Saturday 28 October 2017

INTERVIEW: Greekbastard discusses positive endings with Phoenix, AZ’s sludgiest band Horse Head

Don’t you just hate it when you’re just starting to dig a band and then they call it a day?  This year it’s Horse Head for me, one of the sludgiest bands to rise up from the heavy music hotbed of Phoenix, Arizona.  THE SLUDGELORD had questions for Horse Head vocalist Chris Gisriel and he left nothing on the table as Horse Head rides off into the proverbial sunset…    

“Terminal” is what I like to refer to as a posthumous release.  This is pretty unfortunate since Horse Head is adored by many.  What lead to the decision to disband and more importantly, how did “Terminal” survive? 

Chris Gisriel: I feel like I should say that one of us has some kind of terminal illness and is spending the rest of their remaining days travelling the world or something but the honest truth is that we all got really busy with our personal lives. Wilson and I are both heavily invested in higher education, Jonathan has another band (Sorxe) that is really taking off, and Drew has a family and career. As much fun as we’ve had over the years, we all felt like it was time to close the door on Horse Head.

We had some music that we knew was some of the best we’d ever made, and we wanted to leave our fans with something more. We’re happy to call it a day by releasing an EP that we’re proud of.

In 2015, you released your previous EP, “Missionary” and it received plenty of positive reviews.  Can you fill in gaps on what Horse Head was up to between the “Missionary” release and up to your final show this past August? 

Chris Gisriel: Wilson (Hensleigh) wrote the majority of the music we’ve made and while I blame him for writing slower than most, I also credit him for being an incredible musician. After releasing “Missionary” we wanted to avoid playing larger venues and focus on smaller, more intimate shows. There wasn’t much of a method to that madness – we just like playing smaller shows. I think I speak for all of us when I say that we’d rather play a loud house show where a donation can is passed for the touring band than a big venue where we have to sell tickets. We’re not knocking the latter. It’s just not our thing. In the last couple of years I think we’ve focused on what we’re comfortable with rather than selling our souls to be a big name. Maybe that just means we’re stubborn old fucks, though.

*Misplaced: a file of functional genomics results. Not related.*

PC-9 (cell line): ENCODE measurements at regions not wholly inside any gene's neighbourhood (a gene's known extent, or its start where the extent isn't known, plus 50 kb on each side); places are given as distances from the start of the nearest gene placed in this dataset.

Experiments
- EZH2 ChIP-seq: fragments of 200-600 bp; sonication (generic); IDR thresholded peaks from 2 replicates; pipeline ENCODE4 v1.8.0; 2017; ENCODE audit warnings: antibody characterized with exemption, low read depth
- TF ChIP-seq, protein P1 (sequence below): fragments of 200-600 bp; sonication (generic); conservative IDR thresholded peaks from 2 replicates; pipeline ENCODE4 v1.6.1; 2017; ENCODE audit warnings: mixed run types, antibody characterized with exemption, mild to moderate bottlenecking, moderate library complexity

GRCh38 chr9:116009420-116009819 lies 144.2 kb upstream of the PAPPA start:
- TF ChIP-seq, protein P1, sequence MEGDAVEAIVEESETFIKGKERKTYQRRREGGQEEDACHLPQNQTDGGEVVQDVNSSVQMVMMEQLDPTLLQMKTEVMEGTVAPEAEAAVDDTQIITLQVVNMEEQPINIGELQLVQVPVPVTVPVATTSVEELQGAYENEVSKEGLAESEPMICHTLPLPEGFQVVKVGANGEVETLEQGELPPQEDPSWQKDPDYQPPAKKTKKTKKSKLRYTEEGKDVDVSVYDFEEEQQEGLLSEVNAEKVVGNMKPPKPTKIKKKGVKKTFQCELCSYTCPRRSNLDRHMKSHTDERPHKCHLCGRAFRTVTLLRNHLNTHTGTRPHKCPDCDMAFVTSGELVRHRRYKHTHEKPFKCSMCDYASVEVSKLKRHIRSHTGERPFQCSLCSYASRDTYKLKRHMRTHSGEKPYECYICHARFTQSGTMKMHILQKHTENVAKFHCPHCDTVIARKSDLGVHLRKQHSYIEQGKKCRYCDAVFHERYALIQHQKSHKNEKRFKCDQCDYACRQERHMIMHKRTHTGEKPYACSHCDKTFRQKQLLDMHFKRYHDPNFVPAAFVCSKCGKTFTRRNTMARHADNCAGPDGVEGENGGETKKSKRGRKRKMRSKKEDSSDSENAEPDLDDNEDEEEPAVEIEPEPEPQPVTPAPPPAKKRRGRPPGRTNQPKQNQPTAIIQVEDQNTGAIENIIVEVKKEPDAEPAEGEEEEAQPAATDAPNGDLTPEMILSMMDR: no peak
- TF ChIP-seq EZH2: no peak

The last show we played was awesome. The touring band cancelled and we were worried that the show would take a hit on attendance but it turned out that a ton of people showed up just to see Horse Head’s last show. I think we played a great set and everyone was really supportive. We accepted pocket change for the last of our merch.

Did you shop any labels to release “Terminal” or for that matter, “Missionary”? 

Chris Gisriel: Nope. We never even had the conversation. One of my favorite things about Horse Head is that it’s always been unadulterated by a need for big promotion or fame. We play heavy metal and we do it well. That is our only aim.

In the late 80’s, Arizona put its stamp on the heavy metal world with bands such as Flotsam and Jetsam, Sacred Reich and Atrophy.  Is it me, or is it happening again with bands like Gatecreeper, Spirit Adrift and North? 

Chris Gisriel: I’m not sure it’s a fair comparison because in the late 80’s popular music was a little more in line with metal. Even now, Flotsam and Jetsam can tour and the old metal-heads still come out to party. Doom has a much more underground following and I think that its fans will look back at some of the popular AZ bands now and admire what they did for underground music. They’ll never be quite as popular, though. But that’s what is so great about doom and sludge: its lack of popularity is intrinsic. It’s counter culture. It’s anti-pop. That’s why it’s so awesome.

So now that Horse Head is no more, are there any new bands/projects in the works for the respective members? 

Chris Gisriel: I keep buying gear and basically filling a room for the day that special guitarist walks into my life. Seriously, I will definitely continue playing music. I play a few instruments and don’t feel comfortable unless I’m screaming my head off periodically. I can’t speak for Wilson or Andrew but I know that Jonathan has big things in the works for Sorxe. We love those dudes and wholeheartedly support them.

Horse Head has recorded both of their EPs at Audioconfusion Studio in Mesa, Arizona.  Why did you choose Audioconfusion for both of the recordings? 

Chris Gisriel: Jalipaz at Audioconfusion is a nationally renowned audio engineer and here he is, in our own back yard; of course, we’re going to take advantage of that. Much of Arizona’s best metal has come from his recording. He’s a friend and he knows how to record the Horse Head sound.

Any last words for your fans?

Chris Gisriel: We hope folks take a few minutes to check out some of the music we’ve made, especially “Terminal”. We put our heart and soul into it from the riffs and lyrics to the money and gear. Our only hope was to put our brick into the wall that consists of the music we love. We mostly want people to head bang to our music when they’re alone in their car. That would be ideal.

Band info: bandcamp || facebook